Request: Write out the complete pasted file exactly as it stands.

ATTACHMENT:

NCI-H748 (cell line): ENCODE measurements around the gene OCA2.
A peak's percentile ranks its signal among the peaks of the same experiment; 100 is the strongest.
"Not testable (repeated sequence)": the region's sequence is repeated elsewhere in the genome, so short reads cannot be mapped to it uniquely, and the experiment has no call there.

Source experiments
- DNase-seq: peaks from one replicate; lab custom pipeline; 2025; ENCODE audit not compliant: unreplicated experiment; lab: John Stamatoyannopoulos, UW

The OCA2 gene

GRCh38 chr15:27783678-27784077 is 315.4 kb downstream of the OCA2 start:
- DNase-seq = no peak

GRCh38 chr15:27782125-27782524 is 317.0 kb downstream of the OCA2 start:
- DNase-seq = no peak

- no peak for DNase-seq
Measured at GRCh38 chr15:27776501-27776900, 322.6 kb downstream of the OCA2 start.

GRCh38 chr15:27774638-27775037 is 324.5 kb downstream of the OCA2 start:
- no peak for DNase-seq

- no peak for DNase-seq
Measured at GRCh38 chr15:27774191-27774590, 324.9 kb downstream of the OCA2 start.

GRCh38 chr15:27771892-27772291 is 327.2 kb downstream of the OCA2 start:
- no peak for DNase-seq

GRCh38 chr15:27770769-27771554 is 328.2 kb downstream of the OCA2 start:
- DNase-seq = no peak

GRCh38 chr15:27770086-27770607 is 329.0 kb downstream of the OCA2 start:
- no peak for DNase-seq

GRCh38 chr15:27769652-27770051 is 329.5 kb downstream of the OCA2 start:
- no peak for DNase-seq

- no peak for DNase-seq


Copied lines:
NCI-H748 (cell line): ENCODE measurements around the gene OCA2.
A peak's percentile ranks its signal among the peaks of the same experiment; 100 is the strongest.
"Not testable (repeated sequence)": the region's sequence is repeated elsewhere in the genome, so short reads cannot be mapped to it uniquely, and the experiment has no call there.

Source experiments
- DNase-seq: peaks from one replicate; lab custom pipeline; 2025; ENCODE audit not compliant: unreplicated experiment; lab: John Stamatoyannopoulos, UW

The OCA2 gene

GRCh38 chr15:27783678-27784077 is 315.4 kb downstream of the OCA2 start:
- DNase-seq = no peak

GRCh38 chr15:27782125-27782524 is 317.0 kb downstream of the OCA2 start:
- DNase-seq = no peak

- no peak for DNase-seq
Measured at GRCh38 chr15:27776501-27776900, 322.6 kb downstream of the OCA2 start.

GRCh38 chr15:27774638-27775037 is 324.5 kb downstream of the OCA2 start:
- no peak for DNase-seq

- no peak for DNase-seq
Measured at GRCh38 chr15:27774191-27774590, 324.9 kb downstream of the OCA2 start.

GRCh38 chr15:27771892-27772291 is 327.2 kb downstream of the OCA2 start:
- no peak for DNase-seq

GRCh38 chr15:27770769-27771554 is 328.2 kb downstream of the OCA2 start:
- DNase-seq = no peak

GRCh38 chr15:27770086-27770607 is 329.0 kb downstream of the OCA2 start:
- no peak for DNase-seq

GRCh38 chr15:27769652-27770051 is 329.5 kb downstream of the OCA2 start:
- no peak for DNase-seq

- no peak for DNase-seq